U.S. beats Japan, but questions remain
On the road to the World Cup, the goal of every team is for each tune-up to be better than the last. And for the U.S., that was true on most fronts as goals from Amy Rodriguez and Heather O'Reilly saw it defeat Japan, 2-0, for the second time in four days. Yet there were enough questions raised to temper any good feelings.
On the plus side, the U.S. coped better with Japan's high pressure tactics, and overall took better care of the ball, especially in its own half. In particular, Shannon Boxx shook off a subpar performance from this past Saturday to deliver the kind of play in the midfield the U.S. will need come June in Germany. Not only was Boxx more precise with her passing, but her willingness to take players on when appropriate gave the U.S. another weapon in attack.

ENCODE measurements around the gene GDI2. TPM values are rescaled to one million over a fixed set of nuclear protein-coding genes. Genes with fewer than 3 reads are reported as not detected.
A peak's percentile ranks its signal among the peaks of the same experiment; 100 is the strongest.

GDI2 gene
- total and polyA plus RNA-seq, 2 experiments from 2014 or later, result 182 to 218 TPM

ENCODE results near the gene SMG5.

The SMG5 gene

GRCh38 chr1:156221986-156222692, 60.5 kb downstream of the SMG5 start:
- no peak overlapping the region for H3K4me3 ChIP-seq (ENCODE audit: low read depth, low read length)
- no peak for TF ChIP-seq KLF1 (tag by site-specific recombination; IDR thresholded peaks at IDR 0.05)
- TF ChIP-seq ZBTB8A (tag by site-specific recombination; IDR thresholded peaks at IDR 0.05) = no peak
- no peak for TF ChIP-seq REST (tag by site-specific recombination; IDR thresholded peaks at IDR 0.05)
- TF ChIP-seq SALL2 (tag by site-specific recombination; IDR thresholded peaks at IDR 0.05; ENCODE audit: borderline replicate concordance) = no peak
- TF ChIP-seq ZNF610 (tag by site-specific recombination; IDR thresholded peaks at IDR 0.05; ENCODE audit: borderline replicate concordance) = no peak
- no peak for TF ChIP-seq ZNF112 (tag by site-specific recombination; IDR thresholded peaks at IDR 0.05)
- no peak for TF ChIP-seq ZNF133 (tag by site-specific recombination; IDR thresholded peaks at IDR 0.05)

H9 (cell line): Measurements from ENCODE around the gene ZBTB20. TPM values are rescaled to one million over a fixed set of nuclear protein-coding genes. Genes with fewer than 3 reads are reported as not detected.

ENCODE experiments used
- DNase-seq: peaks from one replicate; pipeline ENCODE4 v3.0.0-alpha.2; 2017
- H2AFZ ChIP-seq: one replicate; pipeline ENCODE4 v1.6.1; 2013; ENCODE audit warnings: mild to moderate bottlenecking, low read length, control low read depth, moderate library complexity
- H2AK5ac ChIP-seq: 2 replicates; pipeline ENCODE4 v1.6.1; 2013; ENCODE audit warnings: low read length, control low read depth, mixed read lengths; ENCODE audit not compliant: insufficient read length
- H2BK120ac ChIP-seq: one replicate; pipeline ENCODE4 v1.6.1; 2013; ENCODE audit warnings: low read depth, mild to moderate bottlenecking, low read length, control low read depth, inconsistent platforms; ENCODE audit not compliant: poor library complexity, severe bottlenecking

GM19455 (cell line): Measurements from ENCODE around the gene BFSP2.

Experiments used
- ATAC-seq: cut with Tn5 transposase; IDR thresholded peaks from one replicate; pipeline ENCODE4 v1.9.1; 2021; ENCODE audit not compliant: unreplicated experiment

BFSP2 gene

More importantly, the U.S. received the kind of flank play from Heather O'Reilly and Megan Rapinoe that manager Pia Sundhage has long craved. O'Reilly, in particular, delivered a sparkling performance, setting the table for Rodriguez's opener in the 28th minute with a mazy run, and then scoring herself in the 69th minute on a great solo effort. Rapinoe provided some needed balance on the opposite flank, and with a bit more luck would have had a few assists.
ESPN FC on Twitter
Don't miss a moment of the latest soccer coverage from around the world. Follow us on Twitter and stay informed. Join »
But among these positives, there were some signs of old troubles. The positional discipline of Boxx and central partner Carli Lloyd has long been a simmering issue, and it was evident once again in this match. Japan's one threatening stretch occurred in the last 20 minutes of the first half, and the chances it created almost all came in transition when Boxx and Lloyd got pulled forward, leaving a chasm between the midfield and defensive lines. The balance appeared to be better in the second half, but the U.S. will not be able to get away with such a poor period against the best teams, and it begs the question of why this continues to happen game after game.